In the early 1800s nostalgia got a bad rap, considered a pyschological malady, and a form of melancholia. Basically, there was a time when, if you dared to get a bit wistful about the past, you risked being locked up in Bedlam.
That’s all changed now, of course. Nostalgia is big business. You can barely move on the BBC iPlayer for ancient episodes of Top of The Pops (well, the ones they can still show…). Yet there’s still a school of wisdom which sees nostalgia as a dangerous thing. An indulgence. Something that’s inherently unhealthy, akin to smoking or sticking sporks in your eyes.
But is it?
Pick up a self-help book, and they tell us not to look back. To live in the moment. Don’t worry too much about tomorrow. It’s all about The Power of Now, apparently. But you can’t underestimate The Power of Now-stalgia either. Geddit?
A 2008 study by the University of Southampton (of course) concluded that – rather than the sentimental indulgence that nostalgia is often dismissed as – it could be a vital part of our mental health, a resource of positive emotions that we can choose to access to boost our mood, or increase social connectiveness with those around us.
That’s probably over-intellectualising, and stripping away a bit too much of the romance, but it makes a certain kind of sense; that nostalgia is evolutionary, vital, and very human. We’ve all sat in pubs talking about old kids TV shows, remembering when Starburst were called Opal Fruits, and Cif was Jif, and how Snickers should still be called Marathon, and - hey - whatever happened to white dog poo?
Nostalgia seems to be something that is part of our make-up, and when it comes to games it’s a sub-industry all of its own - from the retro titles available on the Nintendo eShop, to Retro Gamer and the back pages of Games TM. There’s a hunger for the past, for a time when the industry wasn’t quite the depressingly corporate hellscape we’re now forced to endure.
At the risk of getting overly sentimental, those early days of gaming at least look like a more innocent time.
Before all the money got involved, bedroom auteurs had free reign to work on their singular, quirky, visions. There was no brand strategy. No deliberate franchising. They were making it up as they went along. Quite literally.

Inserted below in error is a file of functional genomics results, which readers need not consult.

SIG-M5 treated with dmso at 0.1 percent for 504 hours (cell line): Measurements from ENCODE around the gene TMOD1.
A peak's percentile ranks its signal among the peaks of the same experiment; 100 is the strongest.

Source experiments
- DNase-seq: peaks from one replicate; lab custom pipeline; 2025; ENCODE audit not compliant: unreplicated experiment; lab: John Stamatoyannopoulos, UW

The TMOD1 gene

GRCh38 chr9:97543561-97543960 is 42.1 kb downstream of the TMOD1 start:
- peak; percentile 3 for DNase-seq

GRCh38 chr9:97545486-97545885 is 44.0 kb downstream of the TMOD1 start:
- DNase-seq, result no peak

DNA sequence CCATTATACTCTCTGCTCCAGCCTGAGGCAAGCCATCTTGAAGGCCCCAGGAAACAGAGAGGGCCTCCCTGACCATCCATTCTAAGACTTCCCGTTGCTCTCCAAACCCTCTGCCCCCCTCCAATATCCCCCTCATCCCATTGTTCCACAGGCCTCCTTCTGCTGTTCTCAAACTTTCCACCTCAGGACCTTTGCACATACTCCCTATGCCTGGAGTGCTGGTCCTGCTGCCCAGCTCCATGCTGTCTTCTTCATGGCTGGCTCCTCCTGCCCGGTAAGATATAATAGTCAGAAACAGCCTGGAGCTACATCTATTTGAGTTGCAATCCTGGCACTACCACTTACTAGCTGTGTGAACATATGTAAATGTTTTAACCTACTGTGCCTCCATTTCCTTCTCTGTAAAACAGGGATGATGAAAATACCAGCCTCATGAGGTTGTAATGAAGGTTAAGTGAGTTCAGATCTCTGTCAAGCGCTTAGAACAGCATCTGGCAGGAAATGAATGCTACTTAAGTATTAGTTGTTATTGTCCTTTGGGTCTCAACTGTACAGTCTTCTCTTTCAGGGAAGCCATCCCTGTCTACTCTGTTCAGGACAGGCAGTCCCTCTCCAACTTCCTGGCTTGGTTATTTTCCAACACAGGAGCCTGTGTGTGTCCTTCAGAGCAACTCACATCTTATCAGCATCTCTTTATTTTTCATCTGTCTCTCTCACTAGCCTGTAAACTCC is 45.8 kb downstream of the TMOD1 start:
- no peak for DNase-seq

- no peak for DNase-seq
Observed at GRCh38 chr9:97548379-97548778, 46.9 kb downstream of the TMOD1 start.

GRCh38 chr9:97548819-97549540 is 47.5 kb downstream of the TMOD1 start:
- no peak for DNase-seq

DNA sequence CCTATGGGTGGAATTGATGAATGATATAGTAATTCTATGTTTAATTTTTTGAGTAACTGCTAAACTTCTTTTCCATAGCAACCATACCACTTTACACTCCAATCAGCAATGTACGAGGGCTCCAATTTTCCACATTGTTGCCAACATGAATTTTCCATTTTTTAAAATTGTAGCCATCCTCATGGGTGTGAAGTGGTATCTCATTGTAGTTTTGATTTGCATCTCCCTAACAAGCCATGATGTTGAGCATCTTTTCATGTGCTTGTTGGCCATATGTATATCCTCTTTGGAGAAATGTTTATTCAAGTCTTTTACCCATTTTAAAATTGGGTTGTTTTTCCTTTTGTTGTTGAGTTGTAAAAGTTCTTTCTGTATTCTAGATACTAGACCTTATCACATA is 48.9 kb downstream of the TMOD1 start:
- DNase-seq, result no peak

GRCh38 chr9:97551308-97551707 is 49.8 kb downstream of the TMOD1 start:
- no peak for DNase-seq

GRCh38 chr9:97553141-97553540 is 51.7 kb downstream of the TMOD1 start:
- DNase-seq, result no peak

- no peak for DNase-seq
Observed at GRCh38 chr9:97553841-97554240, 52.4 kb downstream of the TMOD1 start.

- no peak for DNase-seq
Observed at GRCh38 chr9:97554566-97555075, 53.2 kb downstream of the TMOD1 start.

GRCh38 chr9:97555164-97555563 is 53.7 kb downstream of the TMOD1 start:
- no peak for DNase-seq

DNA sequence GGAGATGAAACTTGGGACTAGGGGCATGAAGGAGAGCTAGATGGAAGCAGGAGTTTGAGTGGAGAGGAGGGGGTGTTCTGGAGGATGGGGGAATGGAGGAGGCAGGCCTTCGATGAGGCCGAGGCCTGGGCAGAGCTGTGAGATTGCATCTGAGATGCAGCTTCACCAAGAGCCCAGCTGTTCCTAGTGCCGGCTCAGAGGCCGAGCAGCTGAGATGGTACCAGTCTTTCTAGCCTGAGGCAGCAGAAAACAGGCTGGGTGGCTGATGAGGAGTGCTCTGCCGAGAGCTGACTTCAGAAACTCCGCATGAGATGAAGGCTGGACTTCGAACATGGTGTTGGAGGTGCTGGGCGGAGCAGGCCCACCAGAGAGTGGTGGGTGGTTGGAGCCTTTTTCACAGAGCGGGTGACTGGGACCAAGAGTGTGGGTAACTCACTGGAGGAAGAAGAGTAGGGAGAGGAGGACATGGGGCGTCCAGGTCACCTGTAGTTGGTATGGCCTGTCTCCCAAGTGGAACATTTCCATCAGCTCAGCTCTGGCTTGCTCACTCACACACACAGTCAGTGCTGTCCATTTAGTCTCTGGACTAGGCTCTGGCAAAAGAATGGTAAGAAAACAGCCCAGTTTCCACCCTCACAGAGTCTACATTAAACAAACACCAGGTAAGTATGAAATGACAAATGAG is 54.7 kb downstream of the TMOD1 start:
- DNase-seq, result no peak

But more importantly, we – all of us of a certain age - were more innocent back them, before life handed us our baggage. Everything seemed new, because it was new. It was an adventure of discovery that we were on together - those who played games and those who made them. We all built this industry, as a community, whether we knew it or not.
As I've gotten older, I've realised how much of life is about change and loss. Whether it's the indescribably brutal pain of watching my kids growing up and slowly slipping out of my hand, losing people I love because they died or just drifted out of my life, moving home, getting divorced, going grey, getting pains in my toes...
Life might stay one way for a while, but the tectonic plates underpinning it are constantly moving. Sooner or later those plates shift abruptly, and the landscape can change in a heartbeat. Life is a constant cycle of mourning and adaptation to change, and we can't avoid it. It's when we try to run from change, when we don't face it, that problems arise.
Yet, if you're trapped on shaky ground - as we all are, to one extent or another - it's instinctive to reach for something solid and immutable to hang on to.
And that's nostalgia. That's why retro gaming is so important to so many of us.
The one constant we have in life is the past, and - unless we learn something that casts the past in a different light (see the Top of the Pops reference above, sadly...) - that ain't gonna change. Jet Set Willy will always be Jet Set Willy. You can always return to that mansion, and it won't have changed a bit. No moss will have grown. There'll be no subsidence, or cracked masonry. Maria will still be there flicking her finger at you, denying you a bed.
From the stuttering screech of a Spectrum loading screen, to the tick-tick-tick of Eric’s footsteps in Skool Daze, the pick-pock-pick-pock that soundtracked your progress in Atic Atac, to the hideous, dysfunctional rasp of Manic Miner’s wonky interpretation of The Hall of the Mountain King... any one of them can teleport me back to a time and a place that's safe. Somewhere I can rely on, and lose myself in. A bubble that the judgements, stress, and bruises of the outside world can't get through.
And the strength of that feeling - that sensory time travel - can be profound.
However big I might be on the outside, however thick the external scar tissue... as with all of us, the kid version of me is still inside, still scared of the world, still floundering for stability, still wanting the world to take care of him. That kid still needs somewhere, from time to time, to retreat. He still needs that bubble, the safe place that is going to be there no matter what else might happen.
For me, it has always been old games, and it'll always be old games. I'll still be watching videos of Knight Lore, or trying to finish Jack the Nipper, when I'm a bib-dribbling pensioner.
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